As contract manufacturing organizations (CMOs) and pharmaceutical ingredient suppliers gather for CPhI Worldwide in Milan
Oct. 2–4, the outlook for outsourcing is mixed. Companies are proceeding with select investments in small-molecule manufacturing,
cautioned by increased competition from Asian suppliers and consolidation pressures. Asian suppliers continue to make inroads
into the global outsourcing market as certain companies add small-molecule and formulation capacity. And for those CMOs also
positioned in contract biologics manufacturing, the outlook is strong.
Lonza targets biologics
A positive sign for the contract primary manufacturing market is the recent performance of one industry leader: Lonza (Basel, Switzerland). Led by growth in its biopharmaceuticals sector, Lonza reported a 45.2% increase in its first half
2007 sales to CHF 642 million ($532 million) in its biopharmaceutical and exclusive synthesis business. Biopharmaceutical
sales almost doubled to CHF 400 million ($332 million). Capacity utilization in its biopharmaceutical business was above 90%,
according to the company's first half results.
. Reflecting strong growth in its biopharmaceutical business, Lonza is investing in microbial and mammalian cell-culture production.
Following its $460-million acquisition of Cambrex 's (East Rutherford, NJ) bioproducts and biopharmaceutical business in February, Lonza named Hopkinton, Massachusetts, as
the global US headquarters for its microbial biopharmaceutical business and announced plans to invest more than $30 million
in its Hopkinton site to support growth plans for microbial process development and manufacturing. The Cambrex acquisition
netted Lonza additional biopharmaceutical services capabilities and small-and mid-scale microbial manufacturing capacity to
complement existing microbial capacity in Visp, Switzerland. Lonza started producing current good manufacturing practices
(CGMP) batches at a new 15,000-L microbial biopharmaceutical line in Visp, and a second line is mechanically complete.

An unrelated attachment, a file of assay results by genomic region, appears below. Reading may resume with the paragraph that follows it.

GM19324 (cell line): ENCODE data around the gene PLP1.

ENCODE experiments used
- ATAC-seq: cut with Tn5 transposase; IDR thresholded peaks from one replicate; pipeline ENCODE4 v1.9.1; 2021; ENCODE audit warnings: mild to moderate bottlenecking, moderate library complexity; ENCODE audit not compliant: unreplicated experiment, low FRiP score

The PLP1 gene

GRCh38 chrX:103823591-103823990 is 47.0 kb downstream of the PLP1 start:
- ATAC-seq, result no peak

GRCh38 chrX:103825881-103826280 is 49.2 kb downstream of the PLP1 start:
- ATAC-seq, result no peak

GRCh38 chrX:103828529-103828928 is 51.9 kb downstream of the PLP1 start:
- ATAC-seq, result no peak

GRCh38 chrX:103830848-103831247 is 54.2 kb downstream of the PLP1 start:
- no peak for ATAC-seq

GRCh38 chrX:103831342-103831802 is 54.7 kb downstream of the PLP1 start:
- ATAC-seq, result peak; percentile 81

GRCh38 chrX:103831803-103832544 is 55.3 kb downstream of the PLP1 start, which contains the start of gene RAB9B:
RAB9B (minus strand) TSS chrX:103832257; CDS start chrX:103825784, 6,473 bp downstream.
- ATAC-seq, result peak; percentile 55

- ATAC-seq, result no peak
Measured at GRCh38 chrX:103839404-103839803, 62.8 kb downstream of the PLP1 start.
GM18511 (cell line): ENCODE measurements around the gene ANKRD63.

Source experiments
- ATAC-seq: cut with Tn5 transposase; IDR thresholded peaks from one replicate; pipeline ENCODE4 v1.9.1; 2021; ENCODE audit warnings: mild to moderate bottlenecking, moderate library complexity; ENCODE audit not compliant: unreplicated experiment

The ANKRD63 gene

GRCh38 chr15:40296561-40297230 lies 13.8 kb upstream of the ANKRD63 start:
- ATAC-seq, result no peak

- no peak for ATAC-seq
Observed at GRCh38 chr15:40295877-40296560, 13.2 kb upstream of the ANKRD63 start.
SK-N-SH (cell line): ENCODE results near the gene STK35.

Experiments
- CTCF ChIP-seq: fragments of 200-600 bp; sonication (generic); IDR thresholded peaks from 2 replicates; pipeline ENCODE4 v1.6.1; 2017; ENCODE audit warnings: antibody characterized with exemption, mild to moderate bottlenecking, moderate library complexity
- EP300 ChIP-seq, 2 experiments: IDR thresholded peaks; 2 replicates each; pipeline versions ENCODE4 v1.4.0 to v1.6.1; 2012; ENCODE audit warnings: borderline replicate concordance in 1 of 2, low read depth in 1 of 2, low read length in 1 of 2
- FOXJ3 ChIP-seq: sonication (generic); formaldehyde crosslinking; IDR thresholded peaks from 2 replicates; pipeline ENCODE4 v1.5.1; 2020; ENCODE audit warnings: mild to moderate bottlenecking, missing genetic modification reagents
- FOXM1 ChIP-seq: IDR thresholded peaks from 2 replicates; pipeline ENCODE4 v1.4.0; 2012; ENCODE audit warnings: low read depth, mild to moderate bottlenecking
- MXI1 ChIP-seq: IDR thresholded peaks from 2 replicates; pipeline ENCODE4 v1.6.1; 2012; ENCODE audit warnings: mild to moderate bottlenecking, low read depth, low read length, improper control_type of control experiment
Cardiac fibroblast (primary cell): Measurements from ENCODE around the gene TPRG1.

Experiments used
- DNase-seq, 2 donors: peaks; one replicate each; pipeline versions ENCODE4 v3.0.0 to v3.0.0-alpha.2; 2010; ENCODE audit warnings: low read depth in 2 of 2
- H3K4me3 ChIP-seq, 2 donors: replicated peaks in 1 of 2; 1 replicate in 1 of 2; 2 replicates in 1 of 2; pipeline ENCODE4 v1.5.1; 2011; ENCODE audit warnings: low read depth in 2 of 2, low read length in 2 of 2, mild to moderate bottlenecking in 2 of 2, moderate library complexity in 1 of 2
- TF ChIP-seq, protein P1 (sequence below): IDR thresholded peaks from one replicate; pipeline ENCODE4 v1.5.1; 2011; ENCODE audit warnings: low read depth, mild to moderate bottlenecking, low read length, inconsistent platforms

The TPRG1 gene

Mammalian cell-culture production.
In March 2007, Lonza began construction of its second large-scale mammalian facility in Singapore. The final build-out of
the facility is expected to be completed and operational in 2011. The $350-million facility will have four mammalian bioreactor
trains, each with a flexible capacity of 1000–20,000 L, inclusive of purification units.
In May 2007, Lonza broke ground for a new $300-million, 330,000-ft2-facility for biopharmaceutical manufacturing technologies, support systems, and warehouses in Portsmouth, New Hampshire, where
the company has commissioned its largest-scale mammalian cell-culture plant to date. Lonza is adding a 5000-L bioreactor to
the existing facility, which has 93,000 L of capacity. It also increased its capacity by acquiring Genentech 's (South San Francisco, CA) mid-scale mammalian biopharmaceutical production plant in Porriño, Spain, in late 2006.
Lonza further added to its biopharmaceutical toolbox in August with the acquisition of the "AggreSolve" technology and service
business of Zyentia Ltd. (Cambridge, UK). AggreSolve is an in silico protein-analysis platform that can be applied to solving the problems posed by protein aggregation. Zyentia was founded in
2002 as a spinoff from the University of Oxford, based on technologies around protein folding and aggregation first developed
in Oxford then in Cambridge by Professor Chris Dobson and coworkers.
On the small molecule side, Lonza's exclusive synthesis business reported sales of CHF 242 million ($200 million) in the
first half of 2007, down slightly from sales of CHF 257 million ($213 million) in the same period last year. The company attributed
the decline to a transformation of its plant in Kourim, Czech Republic and deferred delivery schedules.
Lonza is proceeding with select investments in its small-molecule business. It is building a new CHF 80 million ($66 million)
large-scale plant for manufacturing highly potent active pharmaceutical ingredients (APIs) at its facilities in Visp. It already
has small-scale facilities in Visp.